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Meet the Teen Winners of Google’s Science Fair

A flying fruit fly-inspired robot and a bacterial solution for world hunger are among the three winners

Irish students refine their winning entry, a method for promoting crop growth (Photo: Ciara, Emer, Sophie)
smithsonian.com

In August, Google named 18 teen finalists for its international Google Science Fair, a competition aimed at encouraging young people to concoct potenitally world-changing ideas. Last night, the three winners—one for each age category—were announced. As Google reports, they are: 

Mihir Garimella, from Pennsylvania, for his fruit fly-inspired flying robot. Garimella's FlyBot took the award for the 13-14 age category. He imagines the device could be used in future search and rescue missions.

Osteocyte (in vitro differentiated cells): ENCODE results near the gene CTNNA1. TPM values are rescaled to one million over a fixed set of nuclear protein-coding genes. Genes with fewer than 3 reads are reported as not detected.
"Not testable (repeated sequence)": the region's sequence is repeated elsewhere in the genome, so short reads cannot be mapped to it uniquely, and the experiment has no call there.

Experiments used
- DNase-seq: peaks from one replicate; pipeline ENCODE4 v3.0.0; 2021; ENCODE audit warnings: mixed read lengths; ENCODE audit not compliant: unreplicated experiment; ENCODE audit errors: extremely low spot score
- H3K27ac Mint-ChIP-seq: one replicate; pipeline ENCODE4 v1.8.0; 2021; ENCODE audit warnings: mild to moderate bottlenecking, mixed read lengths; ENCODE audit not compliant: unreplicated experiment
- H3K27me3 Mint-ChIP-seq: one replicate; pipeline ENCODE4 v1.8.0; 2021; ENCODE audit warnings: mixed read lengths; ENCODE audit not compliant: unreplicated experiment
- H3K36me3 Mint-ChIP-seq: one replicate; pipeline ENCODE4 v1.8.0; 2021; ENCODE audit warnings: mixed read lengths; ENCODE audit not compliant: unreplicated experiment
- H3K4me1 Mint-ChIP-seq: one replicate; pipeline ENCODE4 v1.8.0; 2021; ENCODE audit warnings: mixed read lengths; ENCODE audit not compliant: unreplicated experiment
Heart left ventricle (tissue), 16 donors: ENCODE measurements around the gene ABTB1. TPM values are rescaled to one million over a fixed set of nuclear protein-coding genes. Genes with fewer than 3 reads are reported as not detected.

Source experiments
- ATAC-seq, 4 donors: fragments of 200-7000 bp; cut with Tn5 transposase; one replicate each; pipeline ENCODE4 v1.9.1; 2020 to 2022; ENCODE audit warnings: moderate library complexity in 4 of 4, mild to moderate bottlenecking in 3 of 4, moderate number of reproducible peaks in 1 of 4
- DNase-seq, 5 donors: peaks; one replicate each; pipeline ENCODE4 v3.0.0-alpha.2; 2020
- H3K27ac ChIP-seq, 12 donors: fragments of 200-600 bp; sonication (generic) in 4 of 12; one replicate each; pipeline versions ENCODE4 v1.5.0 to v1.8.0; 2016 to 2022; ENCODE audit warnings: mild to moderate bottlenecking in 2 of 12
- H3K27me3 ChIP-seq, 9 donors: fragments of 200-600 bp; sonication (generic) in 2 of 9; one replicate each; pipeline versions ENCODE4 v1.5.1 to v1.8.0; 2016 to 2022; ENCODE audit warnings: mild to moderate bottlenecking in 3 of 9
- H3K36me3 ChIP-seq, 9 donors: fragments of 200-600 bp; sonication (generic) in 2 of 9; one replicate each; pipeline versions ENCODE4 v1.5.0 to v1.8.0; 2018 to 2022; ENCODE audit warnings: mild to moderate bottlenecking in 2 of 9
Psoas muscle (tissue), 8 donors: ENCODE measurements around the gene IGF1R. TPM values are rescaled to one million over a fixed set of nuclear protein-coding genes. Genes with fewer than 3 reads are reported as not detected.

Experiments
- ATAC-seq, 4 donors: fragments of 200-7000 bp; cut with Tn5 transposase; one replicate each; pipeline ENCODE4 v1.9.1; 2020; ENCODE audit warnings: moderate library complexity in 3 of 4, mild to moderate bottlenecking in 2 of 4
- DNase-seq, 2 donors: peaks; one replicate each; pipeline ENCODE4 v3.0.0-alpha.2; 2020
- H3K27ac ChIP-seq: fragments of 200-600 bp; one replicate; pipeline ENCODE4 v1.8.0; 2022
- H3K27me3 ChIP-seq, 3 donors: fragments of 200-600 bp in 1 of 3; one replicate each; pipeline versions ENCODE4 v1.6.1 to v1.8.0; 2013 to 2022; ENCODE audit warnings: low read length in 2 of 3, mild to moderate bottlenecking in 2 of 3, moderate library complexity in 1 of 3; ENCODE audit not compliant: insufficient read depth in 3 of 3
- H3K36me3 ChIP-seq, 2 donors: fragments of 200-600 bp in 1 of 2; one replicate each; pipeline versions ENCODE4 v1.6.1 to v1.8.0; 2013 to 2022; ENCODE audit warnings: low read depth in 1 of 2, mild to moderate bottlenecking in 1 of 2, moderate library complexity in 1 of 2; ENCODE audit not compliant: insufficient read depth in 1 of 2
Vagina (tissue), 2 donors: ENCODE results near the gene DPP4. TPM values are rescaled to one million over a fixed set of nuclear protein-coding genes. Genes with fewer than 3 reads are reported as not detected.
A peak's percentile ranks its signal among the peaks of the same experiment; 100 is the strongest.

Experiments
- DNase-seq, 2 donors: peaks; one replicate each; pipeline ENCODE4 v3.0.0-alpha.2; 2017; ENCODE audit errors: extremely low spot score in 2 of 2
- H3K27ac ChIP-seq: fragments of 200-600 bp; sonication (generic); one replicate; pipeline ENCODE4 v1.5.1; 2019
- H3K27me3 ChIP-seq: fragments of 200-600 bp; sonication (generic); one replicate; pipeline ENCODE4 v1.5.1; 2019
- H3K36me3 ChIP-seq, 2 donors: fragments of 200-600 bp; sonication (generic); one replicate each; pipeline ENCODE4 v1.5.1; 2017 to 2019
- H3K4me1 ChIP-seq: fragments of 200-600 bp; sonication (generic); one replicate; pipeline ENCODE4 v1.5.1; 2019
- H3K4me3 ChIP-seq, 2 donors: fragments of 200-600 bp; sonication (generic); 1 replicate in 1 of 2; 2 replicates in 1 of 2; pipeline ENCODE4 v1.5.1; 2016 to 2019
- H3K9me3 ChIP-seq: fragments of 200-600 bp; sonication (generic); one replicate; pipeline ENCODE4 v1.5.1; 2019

Ciara Judge, Émer Hickey and Sophie Healy-Thow, all from Ireland, claimed the prize both for the 15-16 age category and for the overall competition. Their project centered around the global food crisis. They propose seeding the soil with Diazotroph bacteria, naturally occurring microbes that stimulate some cereal crop germination by up to 50 percent. 

Finally, Hayley Todesco, a native of Alberta, won for the 17-18 category. She proposes a new method for cleaning up oil sands-related pollution by using sand bioreactors. 

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